Bulgarian pupils close to bottom among European countries in international assessment of mathematics skills

Bulgarian pupils close to bottom among European countries in international assessment of mathematics skills

 

By Clive Leviev – Sawyer of The Sofia Globe

Bulgaria came in at 47th place out of 65 countries whose 15-year-old pupils took part in an international assessment of mathematics skills.

Only two European countries ranked lower – Montenegro and Albania.

Bulgaria was outdone by all other countries in the region, below Cyprus, which in turn was outdone in ascending order by Romania, Turkey, Serbia and Greece.

The study by PISA – the Programme for International Student Assessment – ranked Bulgaria 51st in reading and 45th in science.

PISA is among the most prestigious international comparative studies of student performance , and it is carried out under the auspices of the Organization for Economic Cooperation and Development (OECD).

The assessment involved 5280 Bulgarian pupils aged 15 to 16 years from 188 schools in the country.

Bulgarian pupils achieved a mean score of 439 points in mathematics, below the OECD average of 494.

Only 4.1 per cent of Bulgarian pupils showed excellent results while, at the ages of 15-16, about 43.8 per cent lacked basic skills in mathematics.

PISA assesses the extent to which 15-year-old students have acquired key knowledge and skills that are essential for full participation in modern societies.

The assessment, which focuses on reading, mathematics, science and problem-solving, “does not just ascertain whether students can reproduce what they have learned; it also examines how well they can extrapolate from what they have learned and apply that knowledge in unfamiliar settings, both in and outside of school,” PISA’s report said.

“This approach reflects the fact that modern societies reward individuals not for what they know, but for what they can do with what they know,” PISA said.

The PISA 2012 survey focused on mathematics, with reading, science and problem-solving minor areas of assessment.

For the first time, PISA 2012 also included an assessment of the financial literacy of young people.

All 34 OECD member countries and 31 partner countries and economies participated in PISA 2012, representing more than 80 per cent of the world economy.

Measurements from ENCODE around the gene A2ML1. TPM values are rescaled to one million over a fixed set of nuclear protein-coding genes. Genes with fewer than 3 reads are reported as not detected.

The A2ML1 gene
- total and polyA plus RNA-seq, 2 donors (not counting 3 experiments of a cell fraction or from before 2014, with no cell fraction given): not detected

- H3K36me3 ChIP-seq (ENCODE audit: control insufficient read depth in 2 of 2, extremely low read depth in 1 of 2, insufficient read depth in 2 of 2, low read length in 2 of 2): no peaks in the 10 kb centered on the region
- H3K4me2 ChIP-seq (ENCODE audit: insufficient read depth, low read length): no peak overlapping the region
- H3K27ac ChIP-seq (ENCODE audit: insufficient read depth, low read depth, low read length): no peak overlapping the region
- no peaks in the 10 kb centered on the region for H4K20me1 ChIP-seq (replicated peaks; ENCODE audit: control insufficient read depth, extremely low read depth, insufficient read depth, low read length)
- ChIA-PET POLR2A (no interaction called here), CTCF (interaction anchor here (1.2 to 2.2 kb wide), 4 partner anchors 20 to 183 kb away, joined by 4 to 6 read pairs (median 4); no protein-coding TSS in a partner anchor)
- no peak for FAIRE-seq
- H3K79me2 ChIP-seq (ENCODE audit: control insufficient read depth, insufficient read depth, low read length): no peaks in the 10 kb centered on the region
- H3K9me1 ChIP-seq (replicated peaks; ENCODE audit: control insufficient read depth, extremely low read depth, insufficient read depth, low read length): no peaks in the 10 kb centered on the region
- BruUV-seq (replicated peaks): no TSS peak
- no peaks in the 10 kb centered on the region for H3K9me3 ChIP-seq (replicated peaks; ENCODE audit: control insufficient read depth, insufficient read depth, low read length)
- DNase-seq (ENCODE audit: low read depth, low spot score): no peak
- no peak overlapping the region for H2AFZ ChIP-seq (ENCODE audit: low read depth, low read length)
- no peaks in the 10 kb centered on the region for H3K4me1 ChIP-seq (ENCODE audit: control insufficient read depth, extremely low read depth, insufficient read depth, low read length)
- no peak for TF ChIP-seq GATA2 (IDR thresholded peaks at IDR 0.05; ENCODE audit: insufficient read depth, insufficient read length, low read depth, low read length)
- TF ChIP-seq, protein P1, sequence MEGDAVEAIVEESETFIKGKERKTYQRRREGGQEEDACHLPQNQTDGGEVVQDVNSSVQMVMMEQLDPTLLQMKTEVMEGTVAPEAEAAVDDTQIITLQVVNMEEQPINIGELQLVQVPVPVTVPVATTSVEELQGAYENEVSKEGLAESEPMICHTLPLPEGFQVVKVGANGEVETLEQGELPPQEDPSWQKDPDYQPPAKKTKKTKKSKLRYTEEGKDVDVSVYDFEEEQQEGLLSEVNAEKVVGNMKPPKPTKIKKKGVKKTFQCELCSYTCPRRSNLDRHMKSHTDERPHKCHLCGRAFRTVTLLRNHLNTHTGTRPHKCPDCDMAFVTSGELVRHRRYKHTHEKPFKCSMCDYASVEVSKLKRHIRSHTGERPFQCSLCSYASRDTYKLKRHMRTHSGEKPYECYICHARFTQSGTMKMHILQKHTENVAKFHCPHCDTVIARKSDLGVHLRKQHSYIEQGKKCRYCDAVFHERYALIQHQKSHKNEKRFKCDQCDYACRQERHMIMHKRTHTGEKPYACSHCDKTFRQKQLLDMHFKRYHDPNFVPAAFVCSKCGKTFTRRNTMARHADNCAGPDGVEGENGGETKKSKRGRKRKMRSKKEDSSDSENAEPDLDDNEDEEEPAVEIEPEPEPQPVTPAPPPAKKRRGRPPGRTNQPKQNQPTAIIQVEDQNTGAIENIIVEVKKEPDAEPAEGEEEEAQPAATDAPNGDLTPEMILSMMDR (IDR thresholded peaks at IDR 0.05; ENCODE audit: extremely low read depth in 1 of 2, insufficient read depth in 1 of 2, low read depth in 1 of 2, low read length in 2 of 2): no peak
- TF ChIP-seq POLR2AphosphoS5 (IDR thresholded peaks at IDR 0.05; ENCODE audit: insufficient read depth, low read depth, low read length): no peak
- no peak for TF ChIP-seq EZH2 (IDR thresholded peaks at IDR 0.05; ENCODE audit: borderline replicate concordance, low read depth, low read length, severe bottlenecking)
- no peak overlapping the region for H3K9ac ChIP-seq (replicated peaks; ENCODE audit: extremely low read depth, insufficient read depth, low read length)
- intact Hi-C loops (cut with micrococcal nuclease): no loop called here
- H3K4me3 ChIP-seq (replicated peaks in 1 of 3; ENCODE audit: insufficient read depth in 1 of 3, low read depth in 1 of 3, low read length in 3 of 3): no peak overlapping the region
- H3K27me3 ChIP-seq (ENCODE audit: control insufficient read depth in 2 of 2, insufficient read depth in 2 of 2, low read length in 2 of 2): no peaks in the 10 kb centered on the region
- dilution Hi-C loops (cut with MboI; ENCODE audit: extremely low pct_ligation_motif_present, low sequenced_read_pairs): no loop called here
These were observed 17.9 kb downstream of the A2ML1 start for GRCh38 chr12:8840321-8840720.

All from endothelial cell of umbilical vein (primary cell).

About 510 000 pupils between the ages of 15 years 3 months and 16 years 2 months completed the assessment in 2012, representing about 28 million 15-year-olds in the schools of the 65 participating countries and economies.

Paper-based tests were used, with assessments lasting two hours.

In a range of countries and economies, an additional 40 minutes were devoted to the computer-based assessment of mathematics, reading and problem solving.

Test items were a mixture of questions requiring students to construct their own responses and multiple-choice items.

The items were organised in groups based on a passage setting out a real-life situation.

A total of about 390 minutes of test items were covered, with different students taking different combinations of test items.

Shanghai-China has the highest scores in mathematics, with a mean score of 613 points – 119 points, or the equivalent of nearly three years of schooling, above the OECD average.

Singapore, Hong Kong-China, Chinese Taipei, Korea, Macao-China, Japan, Liechtenstein, Switzerland and the Netherlands, in descending order of their scores, round out the top 10 performers in mathematics.

Between 2003 and 2012, Italy, Poland and Portugal increased their shares of top performers and simultaneously reduced their shares of low performers in mathematics.

Boys perform better than girls in mathematics in only 37 out of the 65 countries and economies that participated in PISA 2012, and girls outperform boys in five countries.

PISA said that the survey found that pupils “whose parents have high expectations for them – who expect them to earn a university degree and work in a professional or managerial capacity later on – tend to have more perseverance, greater intrinsic motivation to learn mathematics, and more confidence in their own ability to solve mathematics problems than students of similar socio-economic status and academic performance, but whose parents hold less ambitious expectations for them.”

“Students who are open to solving mathematics problems – who feel that they can handle a lot of information, are quick to understand things, seek explanations for things, can easily link facts together, and like to solve complex problems – score 30 points higher in mathematics, on average, than those who are less open to problem solving.”

Among high achievers, the difference between the two groups of students is even greater – an average of 38 score points.

One way that a student’s negative self-belief can manifest itself is in anxiety towards mathematics. About 30 per cent of students reported that they feel helpless when doing mathematics problems: 25 per cent of boys, 35 per cent of girls, 35 per cent of disadvantaged students, and 24 per cent of advantaged students reported feeling that way.

“PISA results show that even when girls perform as well as boys in mathematics, they tend to report less perseverance, less openness to problem solving, less intrinsic and instrumental motivation to learn mathematics, less self-belief in their ability to learn mathematics and more anxiety about mathematics than boys, on average; they are also more likely than boys to attribute failure in mathematics to themselves rather than to external factors,” the report said.

(Photo: Sanja Gjenero/sxc.hu)